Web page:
Your teammates play alongside you very well, but it's the defenses that you'll play against that really showcase the impressive AI of NHL 08. Defenders will float in passing lanes and force you to play an extremely realistic game. If you're expecting to come in and score five or six goals off the bat (or stick), then you're going to be disappointed because the goalies are very sharp — almost too sharp at times, making some saves that you'd expect to be given goals. This does become quite frustrating, but every goal you do score feels that much more rewarding. Of course, I'm also saying this assuming that you'll be playing on the skill level appropriate for you. If you're a hockey veteran and you're playing on Rookie just to score 10 goals, you're just not playing your best hockey.
If skaters do get by your offenders, you have the option to switch on Goalie Mod, which allows you to control your goalie in third-person view, and once you get the puck back, you can try using one of your newly created plays from the new Create-A-Play mode. The new feature works well, allowing you to put together any play that you can think of; and once you're finished, you can execute it during a game.
Along with Create-A-Play, there are two other custom modes, Create-A-Player and Create-A-Team. The Create-A-Player is moderately in-depth and very similar to the mode found in Madden 08, but nothing like the mode found in Tiger Woods 08. The Create-A-Team mode is the real bread and butter within player creativity. You can customize just about everything, including jerseys, helmet straps and gloves, but there's still room to customize your mascot. There's also every color combination you can imagine so you can rest assured that your team can look exactly the way you'd envisioned.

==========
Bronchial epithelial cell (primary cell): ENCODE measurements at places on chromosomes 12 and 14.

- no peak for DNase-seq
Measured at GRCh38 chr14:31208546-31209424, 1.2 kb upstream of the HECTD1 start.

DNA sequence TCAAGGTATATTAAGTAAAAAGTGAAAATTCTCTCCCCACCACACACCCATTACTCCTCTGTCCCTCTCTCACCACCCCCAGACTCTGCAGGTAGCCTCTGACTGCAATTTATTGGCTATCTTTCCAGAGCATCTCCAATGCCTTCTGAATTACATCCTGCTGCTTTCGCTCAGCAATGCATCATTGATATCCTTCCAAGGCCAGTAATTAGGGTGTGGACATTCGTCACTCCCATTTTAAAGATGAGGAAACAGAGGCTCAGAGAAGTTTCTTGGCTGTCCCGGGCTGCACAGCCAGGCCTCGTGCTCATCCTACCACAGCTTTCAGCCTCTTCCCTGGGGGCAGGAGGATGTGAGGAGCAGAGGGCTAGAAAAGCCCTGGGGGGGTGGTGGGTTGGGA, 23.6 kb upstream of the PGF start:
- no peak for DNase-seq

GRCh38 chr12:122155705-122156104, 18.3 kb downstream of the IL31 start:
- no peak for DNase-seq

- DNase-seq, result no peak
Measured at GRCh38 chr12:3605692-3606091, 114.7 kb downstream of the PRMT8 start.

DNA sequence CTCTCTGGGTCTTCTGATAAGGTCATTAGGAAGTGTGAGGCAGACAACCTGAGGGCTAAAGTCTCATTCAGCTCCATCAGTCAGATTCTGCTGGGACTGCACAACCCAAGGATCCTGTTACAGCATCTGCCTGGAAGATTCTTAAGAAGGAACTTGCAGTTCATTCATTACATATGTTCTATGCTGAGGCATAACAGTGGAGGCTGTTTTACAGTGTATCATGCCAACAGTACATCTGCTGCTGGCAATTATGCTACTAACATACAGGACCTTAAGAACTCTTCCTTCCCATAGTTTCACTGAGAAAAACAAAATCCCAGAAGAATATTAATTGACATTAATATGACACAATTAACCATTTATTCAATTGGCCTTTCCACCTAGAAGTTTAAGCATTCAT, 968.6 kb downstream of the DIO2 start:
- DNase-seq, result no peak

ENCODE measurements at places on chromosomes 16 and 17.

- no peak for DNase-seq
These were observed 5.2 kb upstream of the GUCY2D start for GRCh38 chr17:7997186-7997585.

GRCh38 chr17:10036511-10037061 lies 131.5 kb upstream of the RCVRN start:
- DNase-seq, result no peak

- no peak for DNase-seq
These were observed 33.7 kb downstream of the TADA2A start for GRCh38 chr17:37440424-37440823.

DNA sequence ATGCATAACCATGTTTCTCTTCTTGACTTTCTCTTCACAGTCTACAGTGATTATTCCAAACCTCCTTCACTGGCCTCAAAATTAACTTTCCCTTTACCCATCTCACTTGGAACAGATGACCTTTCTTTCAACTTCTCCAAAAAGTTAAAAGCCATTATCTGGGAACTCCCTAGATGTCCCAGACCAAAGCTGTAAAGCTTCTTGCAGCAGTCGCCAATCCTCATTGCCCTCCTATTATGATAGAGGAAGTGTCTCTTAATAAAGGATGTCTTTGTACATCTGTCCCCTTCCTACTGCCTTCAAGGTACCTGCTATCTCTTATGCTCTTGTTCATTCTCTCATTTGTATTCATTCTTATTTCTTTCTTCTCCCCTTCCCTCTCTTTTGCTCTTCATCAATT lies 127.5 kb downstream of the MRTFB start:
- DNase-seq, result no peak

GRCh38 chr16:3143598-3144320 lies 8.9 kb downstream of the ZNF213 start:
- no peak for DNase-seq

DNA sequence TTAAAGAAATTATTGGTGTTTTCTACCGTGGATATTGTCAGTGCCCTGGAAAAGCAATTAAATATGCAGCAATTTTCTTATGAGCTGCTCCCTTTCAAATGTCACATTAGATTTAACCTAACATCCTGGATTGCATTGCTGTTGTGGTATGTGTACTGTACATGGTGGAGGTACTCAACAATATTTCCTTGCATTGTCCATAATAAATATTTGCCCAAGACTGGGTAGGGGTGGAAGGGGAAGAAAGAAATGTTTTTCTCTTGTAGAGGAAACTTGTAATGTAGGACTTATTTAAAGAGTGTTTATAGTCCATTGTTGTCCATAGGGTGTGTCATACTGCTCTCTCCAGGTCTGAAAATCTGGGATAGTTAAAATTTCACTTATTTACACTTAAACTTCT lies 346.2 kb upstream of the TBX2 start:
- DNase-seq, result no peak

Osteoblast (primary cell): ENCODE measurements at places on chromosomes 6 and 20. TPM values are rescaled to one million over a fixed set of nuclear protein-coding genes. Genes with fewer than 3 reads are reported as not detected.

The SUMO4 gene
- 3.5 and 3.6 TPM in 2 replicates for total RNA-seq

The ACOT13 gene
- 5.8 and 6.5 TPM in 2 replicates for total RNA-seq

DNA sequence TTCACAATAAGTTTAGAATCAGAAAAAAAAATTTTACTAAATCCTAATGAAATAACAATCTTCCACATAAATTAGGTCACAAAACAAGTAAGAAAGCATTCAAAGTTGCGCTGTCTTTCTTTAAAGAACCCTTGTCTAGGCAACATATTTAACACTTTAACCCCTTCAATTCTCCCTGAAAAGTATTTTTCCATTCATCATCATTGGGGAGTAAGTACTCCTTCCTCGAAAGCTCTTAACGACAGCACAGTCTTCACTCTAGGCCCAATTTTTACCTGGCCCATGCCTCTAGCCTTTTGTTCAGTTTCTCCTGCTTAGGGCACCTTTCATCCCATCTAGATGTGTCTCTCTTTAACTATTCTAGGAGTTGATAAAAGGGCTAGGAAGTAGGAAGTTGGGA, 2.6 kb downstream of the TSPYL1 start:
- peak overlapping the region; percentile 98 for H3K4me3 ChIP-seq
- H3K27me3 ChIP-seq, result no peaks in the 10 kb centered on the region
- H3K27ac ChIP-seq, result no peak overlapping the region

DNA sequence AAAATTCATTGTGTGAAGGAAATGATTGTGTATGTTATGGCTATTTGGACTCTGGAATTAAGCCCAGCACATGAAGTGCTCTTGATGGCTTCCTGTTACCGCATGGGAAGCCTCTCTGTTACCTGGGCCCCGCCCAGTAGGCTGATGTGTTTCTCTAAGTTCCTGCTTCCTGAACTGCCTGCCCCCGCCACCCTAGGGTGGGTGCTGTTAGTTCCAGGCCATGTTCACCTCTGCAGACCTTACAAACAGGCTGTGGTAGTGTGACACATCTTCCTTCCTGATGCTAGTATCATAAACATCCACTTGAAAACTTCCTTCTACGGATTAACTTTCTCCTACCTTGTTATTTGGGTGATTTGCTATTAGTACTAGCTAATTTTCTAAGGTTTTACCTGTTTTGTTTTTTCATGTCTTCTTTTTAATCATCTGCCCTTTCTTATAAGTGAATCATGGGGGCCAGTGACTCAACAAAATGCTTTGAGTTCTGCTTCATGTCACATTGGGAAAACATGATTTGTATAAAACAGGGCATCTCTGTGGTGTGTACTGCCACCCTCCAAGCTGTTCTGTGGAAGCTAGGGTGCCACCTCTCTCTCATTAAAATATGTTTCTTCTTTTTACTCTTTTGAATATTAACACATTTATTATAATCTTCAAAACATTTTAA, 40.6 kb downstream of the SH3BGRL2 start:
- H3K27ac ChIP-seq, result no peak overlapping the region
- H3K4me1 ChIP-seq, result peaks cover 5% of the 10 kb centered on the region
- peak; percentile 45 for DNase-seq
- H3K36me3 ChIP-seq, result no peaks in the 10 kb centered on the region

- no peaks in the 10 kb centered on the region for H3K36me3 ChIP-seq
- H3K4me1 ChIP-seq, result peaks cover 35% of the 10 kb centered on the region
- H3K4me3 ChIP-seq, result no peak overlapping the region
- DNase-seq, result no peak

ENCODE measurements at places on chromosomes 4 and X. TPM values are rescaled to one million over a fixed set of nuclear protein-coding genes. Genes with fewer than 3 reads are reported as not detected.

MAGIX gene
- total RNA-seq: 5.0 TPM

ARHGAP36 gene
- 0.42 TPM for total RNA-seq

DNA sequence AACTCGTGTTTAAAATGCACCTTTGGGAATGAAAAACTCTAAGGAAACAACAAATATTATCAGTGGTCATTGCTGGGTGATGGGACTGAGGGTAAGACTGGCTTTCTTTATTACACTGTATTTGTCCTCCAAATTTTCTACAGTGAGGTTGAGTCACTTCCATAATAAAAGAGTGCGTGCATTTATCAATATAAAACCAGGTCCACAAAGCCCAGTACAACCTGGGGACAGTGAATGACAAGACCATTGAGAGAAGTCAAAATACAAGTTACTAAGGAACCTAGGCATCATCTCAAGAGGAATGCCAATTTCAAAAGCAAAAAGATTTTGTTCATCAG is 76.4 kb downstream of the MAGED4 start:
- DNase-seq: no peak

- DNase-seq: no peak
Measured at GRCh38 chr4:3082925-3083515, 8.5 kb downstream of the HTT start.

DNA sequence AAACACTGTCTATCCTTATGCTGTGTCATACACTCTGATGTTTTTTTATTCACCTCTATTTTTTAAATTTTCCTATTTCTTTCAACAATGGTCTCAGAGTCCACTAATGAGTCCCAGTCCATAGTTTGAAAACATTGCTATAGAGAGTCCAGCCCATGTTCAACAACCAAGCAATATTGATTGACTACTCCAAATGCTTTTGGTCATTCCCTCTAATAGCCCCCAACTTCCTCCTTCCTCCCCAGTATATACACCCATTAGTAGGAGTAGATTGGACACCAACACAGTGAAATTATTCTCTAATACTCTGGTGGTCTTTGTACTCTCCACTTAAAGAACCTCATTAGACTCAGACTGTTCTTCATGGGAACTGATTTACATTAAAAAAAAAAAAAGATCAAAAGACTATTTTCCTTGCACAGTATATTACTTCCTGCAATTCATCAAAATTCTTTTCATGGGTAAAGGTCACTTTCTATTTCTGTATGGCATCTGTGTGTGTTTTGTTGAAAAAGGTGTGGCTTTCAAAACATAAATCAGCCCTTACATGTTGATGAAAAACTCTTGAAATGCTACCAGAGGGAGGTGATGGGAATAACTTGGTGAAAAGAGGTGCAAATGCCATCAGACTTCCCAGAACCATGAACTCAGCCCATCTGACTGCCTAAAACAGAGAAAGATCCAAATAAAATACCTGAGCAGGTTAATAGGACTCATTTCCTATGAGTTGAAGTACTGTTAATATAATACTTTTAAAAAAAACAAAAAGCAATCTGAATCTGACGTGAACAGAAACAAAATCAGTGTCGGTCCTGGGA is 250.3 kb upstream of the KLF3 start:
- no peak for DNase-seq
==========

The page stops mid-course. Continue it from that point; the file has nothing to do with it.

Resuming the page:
The number of nicknames for your team is pleasantly long and diverse, ranging from the somewhat corny "Seals" to the futuristic "Neptunes," so you'll find something that suits your taste. Once you've created your team, you load up your roster by picking any players from the NHL or newly introduced AHL rosters. You're given a salary cap, but the biggest flaw in picking players is that you don't know how much they're worth until you pick them up. I started out by picking the young powerhouses Sidney Crosby and Alexander Ovechkin, and then I proceeded to pick up Stanly Cup-winning goalie Jean-Sébastien Giguère, which drained about half of my salary cap, but I didn't know that until I picked up all three of them, which was pretty annoying.
This year's Dynasty Mode is similar to last year's, but it allows you to not only manage your NHL team, but their AHL affiliate too, and you can play as your created team, which will be given an AHL affiliate. Depending on how many games you want to play, you can either play only the 82 regular season games for your NHL team, or switch between your NHL and AHL teams to make sure that they're progressing. It's important to keep track of your AHL team, as it's the future of your NHL team. You'll conduct the same GM tasks that you've been doing for years with most sports games, such as scouting talent, dealing with contracts and salary caps and keeping track of revenue.
One flaw that cannot be overlooked in the Creative Zone is the lack of creating your own arena. Once you have your team, all of your home games are played in the default EA Sports Arena, which is pretty lame considering how much you've been able to create. EA's NBA Street Vol. 3 allowed you to create your own court, so why not allow us to create our own arenas in NHL 08?
NHL 08 has brought hockey back to the forefront of sports video gaming. With intuitive controls, exciting gameplay and a one-two punch of audio and visual goodness, this game has just about everything that any hockey gamer could want. There is still some tuning that can be done to the game and some features that could be added in future iterations, but for now, NHL 08 can be considered an instant classic.